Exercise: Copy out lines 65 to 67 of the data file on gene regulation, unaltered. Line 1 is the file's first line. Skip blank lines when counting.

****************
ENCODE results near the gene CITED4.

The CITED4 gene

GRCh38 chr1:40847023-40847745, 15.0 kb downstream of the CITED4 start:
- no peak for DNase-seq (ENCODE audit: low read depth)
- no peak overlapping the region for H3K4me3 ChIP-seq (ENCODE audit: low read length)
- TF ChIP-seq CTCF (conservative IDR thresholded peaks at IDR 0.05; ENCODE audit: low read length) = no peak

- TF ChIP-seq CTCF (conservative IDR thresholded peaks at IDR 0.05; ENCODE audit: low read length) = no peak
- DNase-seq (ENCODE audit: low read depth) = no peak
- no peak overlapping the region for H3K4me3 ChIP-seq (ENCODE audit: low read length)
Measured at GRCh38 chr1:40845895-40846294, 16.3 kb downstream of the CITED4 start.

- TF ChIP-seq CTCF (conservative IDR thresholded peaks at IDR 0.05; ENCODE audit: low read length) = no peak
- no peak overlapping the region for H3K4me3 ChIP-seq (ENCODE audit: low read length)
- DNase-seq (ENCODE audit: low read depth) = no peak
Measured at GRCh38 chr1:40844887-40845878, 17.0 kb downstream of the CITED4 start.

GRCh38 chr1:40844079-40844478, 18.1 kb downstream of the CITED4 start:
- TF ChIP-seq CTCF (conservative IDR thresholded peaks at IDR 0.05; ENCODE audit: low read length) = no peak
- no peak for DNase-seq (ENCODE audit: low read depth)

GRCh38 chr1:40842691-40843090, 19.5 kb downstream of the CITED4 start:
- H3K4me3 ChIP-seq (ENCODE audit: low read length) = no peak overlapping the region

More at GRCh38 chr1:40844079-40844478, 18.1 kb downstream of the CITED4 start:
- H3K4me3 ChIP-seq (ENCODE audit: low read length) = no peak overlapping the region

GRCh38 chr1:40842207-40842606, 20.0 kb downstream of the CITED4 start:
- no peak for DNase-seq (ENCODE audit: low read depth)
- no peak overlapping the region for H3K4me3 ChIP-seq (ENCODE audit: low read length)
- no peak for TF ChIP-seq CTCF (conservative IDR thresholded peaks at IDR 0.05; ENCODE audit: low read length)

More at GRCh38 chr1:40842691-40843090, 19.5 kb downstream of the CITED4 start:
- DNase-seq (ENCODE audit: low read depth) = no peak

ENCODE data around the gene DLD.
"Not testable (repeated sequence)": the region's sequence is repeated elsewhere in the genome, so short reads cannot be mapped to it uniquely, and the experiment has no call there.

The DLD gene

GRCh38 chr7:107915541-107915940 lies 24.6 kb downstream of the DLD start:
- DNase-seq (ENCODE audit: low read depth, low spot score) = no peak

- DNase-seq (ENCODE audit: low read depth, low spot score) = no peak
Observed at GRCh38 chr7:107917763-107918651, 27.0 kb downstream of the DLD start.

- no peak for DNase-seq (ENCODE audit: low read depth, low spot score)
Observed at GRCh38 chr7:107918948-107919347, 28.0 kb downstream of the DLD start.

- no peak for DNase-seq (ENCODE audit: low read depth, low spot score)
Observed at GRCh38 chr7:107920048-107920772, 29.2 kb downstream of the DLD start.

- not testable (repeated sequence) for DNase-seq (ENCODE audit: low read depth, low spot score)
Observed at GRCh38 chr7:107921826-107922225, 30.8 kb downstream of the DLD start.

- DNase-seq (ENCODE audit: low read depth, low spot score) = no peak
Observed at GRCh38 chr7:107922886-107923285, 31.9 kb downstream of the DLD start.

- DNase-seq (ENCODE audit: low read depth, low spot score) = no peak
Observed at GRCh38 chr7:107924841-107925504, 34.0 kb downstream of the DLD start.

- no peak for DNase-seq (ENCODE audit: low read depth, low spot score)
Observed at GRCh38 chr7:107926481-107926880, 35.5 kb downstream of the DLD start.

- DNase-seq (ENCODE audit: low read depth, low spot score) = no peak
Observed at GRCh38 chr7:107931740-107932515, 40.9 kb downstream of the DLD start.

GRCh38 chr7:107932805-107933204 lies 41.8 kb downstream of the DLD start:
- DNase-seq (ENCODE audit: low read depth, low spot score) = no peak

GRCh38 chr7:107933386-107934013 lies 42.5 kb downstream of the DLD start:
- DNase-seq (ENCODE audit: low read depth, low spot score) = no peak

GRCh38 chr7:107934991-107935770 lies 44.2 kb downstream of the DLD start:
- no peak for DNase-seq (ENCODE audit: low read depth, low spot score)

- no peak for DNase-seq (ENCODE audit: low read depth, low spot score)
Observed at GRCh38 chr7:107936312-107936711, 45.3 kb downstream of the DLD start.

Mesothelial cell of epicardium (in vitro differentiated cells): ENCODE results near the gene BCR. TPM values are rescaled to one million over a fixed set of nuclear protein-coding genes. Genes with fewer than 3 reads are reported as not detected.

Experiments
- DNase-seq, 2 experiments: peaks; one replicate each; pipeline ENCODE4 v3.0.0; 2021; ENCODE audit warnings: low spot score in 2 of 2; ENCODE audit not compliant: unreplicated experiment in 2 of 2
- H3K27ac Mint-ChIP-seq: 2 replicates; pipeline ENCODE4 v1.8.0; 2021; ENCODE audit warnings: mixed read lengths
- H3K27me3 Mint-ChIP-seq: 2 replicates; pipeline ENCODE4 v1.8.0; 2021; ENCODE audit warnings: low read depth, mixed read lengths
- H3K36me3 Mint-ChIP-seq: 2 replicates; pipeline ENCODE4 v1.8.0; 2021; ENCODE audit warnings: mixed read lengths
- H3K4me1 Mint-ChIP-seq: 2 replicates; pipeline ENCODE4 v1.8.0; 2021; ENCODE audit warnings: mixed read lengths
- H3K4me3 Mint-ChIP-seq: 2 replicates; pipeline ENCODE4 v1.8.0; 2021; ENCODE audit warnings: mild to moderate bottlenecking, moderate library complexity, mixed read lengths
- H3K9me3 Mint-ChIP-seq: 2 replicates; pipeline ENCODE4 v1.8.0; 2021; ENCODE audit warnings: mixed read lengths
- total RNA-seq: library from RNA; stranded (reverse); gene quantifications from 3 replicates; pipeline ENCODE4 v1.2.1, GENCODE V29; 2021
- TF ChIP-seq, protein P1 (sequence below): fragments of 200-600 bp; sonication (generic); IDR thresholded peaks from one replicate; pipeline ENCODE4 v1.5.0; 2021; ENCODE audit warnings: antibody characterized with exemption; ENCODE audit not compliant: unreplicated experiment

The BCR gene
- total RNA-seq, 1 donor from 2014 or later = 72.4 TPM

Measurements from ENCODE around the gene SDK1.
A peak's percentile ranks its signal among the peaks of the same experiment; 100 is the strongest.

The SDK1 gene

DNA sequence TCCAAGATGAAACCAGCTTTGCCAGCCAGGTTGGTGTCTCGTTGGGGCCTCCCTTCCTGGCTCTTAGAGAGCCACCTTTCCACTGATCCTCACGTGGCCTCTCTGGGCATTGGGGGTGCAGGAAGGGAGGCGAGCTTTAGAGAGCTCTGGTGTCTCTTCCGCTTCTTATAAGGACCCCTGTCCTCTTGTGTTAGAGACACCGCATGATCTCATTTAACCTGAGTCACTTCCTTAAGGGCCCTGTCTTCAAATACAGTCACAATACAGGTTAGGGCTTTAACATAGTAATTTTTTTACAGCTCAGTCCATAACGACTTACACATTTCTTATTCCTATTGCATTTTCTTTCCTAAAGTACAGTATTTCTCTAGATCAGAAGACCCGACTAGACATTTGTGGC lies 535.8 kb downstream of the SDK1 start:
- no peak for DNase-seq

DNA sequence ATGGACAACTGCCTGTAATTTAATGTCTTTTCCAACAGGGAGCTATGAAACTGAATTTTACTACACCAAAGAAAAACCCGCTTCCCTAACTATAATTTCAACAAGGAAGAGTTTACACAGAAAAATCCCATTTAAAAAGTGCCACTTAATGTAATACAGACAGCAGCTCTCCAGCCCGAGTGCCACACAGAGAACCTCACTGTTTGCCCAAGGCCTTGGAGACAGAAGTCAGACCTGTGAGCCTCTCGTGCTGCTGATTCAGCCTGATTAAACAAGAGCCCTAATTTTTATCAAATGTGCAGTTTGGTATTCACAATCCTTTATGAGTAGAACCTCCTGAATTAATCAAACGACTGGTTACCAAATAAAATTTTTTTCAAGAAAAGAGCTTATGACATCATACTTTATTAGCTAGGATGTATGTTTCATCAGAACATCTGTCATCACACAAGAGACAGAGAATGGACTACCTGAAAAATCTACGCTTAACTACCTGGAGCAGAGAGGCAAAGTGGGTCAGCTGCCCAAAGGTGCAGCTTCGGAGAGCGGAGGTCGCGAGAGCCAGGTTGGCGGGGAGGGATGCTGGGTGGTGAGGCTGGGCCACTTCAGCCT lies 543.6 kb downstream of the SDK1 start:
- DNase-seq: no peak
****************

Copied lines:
- H3K9me3 Mint-ChIP-seq: 2 replicates; pipeline ENCODE4 v1.8.0; 2021; ENCODE audit warnings: mixed read lengths
- total RNA-seq: library from RNA; stranded (reverse); gene quantifications from 3 replicates; pipeline ENCODE4 v1.2.1, GENCODE V29; 2021
- TF ChIP-seq, protein P1 (sequence below): fragments of 200-600 bp; sonication (generic); IDR thresholded peaks from one replicate; pipeline ENCODE4 v1.5.0; 2021; ENCODE audit warnings: antibody characterized with exemption; ENCODE audit not compliant: unreplicated experiment